God, it seems, is still not dead. In fact, he’s about to prove it again in Iowa on Sunday.
Tickets sold out in 24 hours for a pre-screening of the movie God’s Not Dead 2, hosted by former Arkansas governor and 2016 Republican presidential candidate Mike Huckabee. The first of Huckabee’s two pre-screenings will be on Sunday, Jan 31, the eve of the Iowa caucuses.
After the unexpected success of God’s Not Dead (the film made over $60 million on a budget of $2 million), the Pure Flix creators were encouraged to try for a second. The Harold Cronk-directed picture, which deals with religious liberty and free speech, is due to be released on April 1.
The film is nothing if not timely. The Little Sisters of the Poor are in a landmark Supreme Court case over their refusal on religious grounds to provide ObamaCare-mandated contraception to employees, and the marriage crisis for government workers like Kim Davis are being forced to issue same-sex marriage licences, while the left spews anti-Christian vitriol with impunity.
Huckabee commented that the film reminds us how important “preserving religious liberty” is for this election.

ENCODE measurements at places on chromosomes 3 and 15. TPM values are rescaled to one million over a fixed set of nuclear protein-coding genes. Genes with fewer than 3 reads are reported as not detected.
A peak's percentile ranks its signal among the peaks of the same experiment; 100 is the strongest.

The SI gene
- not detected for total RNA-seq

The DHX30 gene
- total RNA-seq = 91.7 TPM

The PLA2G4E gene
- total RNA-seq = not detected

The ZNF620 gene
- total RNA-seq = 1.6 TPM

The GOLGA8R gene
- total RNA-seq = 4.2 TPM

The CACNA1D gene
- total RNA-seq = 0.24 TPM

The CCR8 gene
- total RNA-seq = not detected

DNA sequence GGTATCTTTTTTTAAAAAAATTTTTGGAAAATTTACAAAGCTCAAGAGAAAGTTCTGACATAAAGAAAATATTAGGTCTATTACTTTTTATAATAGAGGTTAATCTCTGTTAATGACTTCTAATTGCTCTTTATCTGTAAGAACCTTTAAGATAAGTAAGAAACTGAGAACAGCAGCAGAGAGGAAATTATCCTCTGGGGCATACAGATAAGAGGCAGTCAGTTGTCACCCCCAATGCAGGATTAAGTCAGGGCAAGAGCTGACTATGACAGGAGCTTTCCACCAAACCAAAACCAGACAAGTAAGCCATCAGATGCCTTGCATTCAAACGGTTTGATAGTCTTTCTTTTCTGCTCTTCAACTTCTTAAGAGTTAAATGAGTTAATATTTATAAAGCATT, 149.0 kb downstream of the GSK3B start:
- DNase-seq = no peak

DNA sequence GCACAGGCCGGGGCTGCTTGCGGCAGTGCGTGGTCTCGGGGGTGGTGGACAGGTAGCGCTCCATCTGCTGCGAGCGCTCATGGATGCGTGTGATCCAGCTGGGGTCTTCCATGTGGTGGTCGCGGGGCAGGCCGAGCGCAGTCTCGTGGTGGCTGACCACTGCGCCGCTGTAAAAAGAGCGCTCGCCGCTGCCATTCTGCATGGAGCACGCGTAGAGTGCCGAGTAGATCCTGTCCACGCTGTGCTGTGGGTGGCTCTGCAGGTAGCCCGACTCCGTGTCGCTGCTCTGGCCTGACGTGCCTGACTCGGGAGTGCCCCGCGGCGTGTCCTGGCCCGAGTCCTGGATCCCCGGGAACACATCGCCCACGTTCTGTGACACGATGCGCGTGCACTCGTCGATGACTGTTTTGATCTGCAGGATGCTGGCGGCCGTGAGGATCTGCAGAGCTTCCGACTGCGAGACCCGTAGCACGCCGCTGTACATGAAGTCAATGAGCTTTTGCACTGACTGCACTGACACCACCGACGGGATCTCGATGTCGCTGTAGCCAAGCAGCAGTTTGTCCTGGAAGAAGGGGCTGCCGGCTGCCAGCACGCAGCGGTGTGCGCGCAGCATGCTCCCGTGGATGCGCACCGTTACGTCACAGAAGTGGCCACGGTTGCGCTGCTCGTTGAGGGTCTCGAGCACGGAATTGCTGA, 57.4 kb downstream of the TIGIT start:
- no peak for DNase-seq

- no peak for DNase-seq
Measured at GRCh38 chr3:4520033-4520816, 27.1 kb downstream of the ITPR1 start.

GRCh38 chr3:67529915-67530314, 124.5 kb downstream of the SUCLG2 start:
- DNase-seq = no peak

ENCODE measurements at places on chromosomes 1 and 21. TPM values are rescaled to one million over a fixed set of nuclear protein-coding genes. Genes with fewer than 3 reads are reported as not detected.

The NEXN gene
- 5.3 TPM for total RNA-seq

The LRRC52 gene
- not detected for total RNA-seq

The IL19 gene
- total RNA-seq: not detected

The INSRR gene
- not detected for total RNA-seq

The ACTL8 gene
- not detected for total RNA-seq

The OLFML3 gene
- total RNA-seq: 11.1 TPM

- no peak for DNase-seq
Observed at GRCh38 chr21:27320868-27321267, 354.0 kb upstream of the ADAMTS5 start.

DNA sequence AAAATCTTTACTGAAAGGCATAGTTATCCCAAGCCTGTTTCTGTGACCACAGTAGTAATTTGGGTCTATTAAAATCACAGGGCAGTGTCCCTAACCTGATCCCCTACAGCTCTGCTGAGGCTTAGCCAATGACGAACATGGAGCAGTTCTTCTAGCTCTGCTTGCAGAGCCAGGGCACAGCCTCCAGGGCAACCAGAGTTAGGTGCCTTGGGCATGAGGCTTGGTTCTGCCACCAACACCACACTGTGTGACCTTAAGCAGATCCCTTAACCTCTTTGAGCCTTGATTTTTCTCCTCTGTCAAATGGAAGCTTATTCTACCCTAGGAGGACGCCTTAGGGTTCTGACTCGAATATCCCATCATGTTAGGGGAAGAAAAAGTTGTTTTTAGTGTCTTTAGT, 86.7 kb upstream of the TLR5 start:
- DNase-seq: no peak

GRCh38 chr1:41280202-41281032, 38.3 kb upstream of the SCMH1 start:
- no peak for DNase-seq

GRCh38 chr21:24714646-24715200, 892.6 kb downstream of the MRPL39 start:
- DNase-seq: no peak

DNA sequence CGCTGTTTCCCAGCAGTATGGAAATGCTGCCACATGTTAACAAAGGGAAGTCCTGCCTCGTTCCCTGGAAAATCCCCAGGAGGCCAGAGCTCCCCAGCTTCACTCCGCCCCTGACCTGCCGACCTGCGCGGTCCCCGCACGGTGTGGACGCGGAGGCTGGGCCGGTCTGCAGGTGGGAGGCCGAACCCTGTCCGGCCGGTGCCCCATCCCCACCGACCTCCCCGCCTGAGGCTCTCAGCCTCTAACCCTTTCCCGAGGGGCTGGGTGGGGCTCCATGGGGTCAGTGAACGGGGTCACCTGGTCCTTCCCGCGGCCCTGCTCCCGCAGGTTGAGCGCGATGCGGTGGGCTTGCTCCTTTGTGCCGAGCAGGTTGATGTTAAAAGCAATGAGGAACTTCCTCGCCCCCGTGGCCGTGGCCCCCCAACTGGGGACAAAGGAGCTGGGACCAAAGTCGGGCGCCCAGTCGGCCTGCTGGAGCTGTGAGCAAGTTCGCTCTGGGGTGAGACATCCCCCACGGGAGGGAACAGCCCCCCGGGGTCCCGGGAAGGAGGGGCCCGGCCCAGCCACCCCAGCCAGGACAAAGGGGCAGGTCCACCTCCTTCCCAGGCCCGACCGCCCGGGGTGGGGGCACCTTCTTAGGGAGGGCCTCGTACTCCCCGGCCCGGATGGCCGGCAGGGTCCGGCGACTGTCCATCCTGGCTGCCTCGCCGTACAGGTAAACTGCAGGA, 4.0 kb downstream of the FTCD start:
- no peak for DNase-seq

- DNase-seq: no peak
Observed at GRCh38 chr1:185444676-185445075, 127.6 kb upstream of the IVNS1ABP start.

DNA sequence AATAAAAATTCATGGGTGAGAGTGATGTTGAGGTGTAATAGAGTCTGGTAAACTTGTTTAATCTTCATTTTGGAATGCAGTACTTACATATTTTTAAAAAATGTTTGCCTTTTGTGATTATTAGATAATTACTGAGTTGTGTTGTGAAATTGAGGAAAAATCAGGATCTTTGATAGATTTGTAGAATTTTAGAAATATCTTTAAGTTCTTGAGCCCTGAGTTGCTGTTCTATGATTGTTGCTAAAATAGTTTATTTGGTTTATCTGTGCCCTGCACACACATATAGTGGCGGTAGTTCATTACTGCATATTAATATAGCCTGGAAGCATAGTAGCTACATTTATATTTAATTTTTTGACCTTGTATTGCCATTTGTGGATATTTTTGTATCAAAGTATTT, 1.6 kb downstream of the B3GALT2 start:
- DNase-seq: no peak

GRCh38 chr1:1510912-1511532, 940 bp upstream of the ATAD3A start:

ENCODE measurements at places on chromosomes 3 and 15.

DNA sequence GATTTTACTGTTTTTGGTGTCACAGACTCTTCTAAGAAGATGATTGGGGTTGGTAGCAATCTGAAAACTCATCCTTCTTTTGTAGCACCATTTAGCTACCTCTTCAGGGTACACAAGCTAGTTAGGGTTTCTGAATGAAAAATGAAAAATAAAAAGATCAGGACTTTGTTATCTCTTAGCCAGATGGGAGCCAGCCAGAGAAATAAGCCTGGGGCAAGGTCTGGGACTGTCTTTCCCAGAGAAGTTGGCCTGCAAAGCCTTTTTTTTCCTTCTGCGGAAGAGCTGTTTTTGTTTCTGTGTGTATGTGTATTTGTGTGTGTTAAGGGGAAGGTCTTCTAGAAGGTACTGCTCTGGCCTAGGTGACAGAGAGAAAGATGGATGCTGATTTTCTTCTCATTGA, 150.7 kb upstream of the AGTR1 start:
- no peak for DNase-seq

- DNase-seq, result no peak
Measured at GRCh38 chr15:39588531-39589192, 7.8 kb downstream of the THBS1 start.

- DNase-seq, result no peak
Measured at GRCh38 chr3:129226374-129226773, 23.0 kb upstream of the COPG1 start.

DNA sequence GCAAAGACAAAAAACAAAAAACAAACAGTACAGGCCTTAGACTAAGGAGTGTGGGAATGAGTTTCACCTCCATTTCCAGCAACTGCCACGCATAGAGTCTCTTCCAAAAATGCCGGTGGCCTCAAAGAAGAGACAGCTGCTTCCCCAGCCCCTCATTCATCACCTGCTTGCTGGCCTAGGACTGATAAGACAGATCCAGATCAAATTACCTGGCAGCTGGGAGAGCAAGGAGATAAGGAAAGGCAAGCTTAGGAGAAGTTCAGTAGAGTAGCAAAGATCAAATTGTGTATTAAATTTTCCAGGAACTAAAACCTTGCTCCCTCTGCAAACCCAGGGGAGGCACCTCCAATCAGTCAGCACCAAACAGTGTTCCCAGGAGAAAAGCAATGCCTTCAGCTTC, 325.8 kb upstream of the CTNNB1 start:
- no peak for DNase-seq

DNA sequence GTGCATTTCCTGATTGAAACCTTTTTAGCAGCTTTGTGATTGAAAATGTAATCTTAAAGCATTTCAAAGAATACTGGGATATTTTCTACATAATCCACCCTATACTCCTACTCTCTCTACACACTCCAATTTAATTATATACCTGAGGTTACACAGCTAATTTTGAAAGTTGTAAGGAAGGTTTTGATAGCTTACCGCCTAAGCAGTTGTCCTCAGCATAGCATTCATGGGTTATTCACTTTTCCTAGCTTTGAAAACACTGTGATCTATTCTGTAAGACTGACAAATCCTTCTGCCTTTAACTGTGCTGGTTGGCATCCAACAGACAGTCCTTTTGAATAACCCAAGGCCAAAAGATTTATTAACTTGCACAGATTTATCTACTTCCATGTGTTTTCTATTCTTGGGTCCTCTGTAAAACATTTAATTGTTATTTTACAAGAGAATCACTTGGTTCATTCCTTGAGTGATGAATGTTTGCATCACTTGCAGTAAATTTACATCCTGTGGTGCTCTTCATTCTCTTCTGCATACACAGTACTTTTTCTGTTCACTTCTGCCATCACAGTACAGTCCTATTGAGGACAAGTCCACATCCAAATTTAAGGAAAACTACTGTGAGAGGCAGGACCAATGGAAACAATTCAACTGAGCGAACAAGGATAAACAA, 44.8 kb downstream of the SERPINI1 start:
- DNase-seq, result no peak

Melissa Joan Hart plays high school history teacher Grace Wesley, beloved by her students, who is approached by Brooke, a student grieving over the loss of her brother. Grace shares her love of Christ with Brooke, leading Brooke to ask a question in class later about the similarities between Jesus’ teachings to those of Martin Luther King and Mahatma Gandhi. The teacher responds, landing herself in a lawsuit with the principal, superintendent and a civil liberties group for answering a question about Jesus in class.
Pat Boone, Ray Wise (Robocop), and Mike Huckabee all make cameo appearances.
Other cast members include Jesse Metcalfe playing Grace’s lawyer, Pure Flix CEO and producer David A.R. White as Rev. Dave, Ernie Hudson (Ghostbusters) as Judge Stennis, and Sadie Robertson (Duck Dynasty).
Michael Scott, producer and co-founder of Pure Flix stressed the importance of the film for American culture today.
“Cases like these – where the religious freedoms of everyday men and women are being restricted by courts and government agencies – are sadly quite common today,” Scott said. “Our hope is that we can start a conversation in the country with this movie about how critical the right to believe, and to talk about that belief in public, is to our nation.”
Last year’s God’s Not Dead burst out of nowhere to capture the interest of movie-goers around the country. It resonated with many Christians who do not often hear their views and hopes echoed anymore in American culture.
Here’s hoping this year’s installment makes a solid case for religious liberty and encourages those dealing with a lopsided judicial system.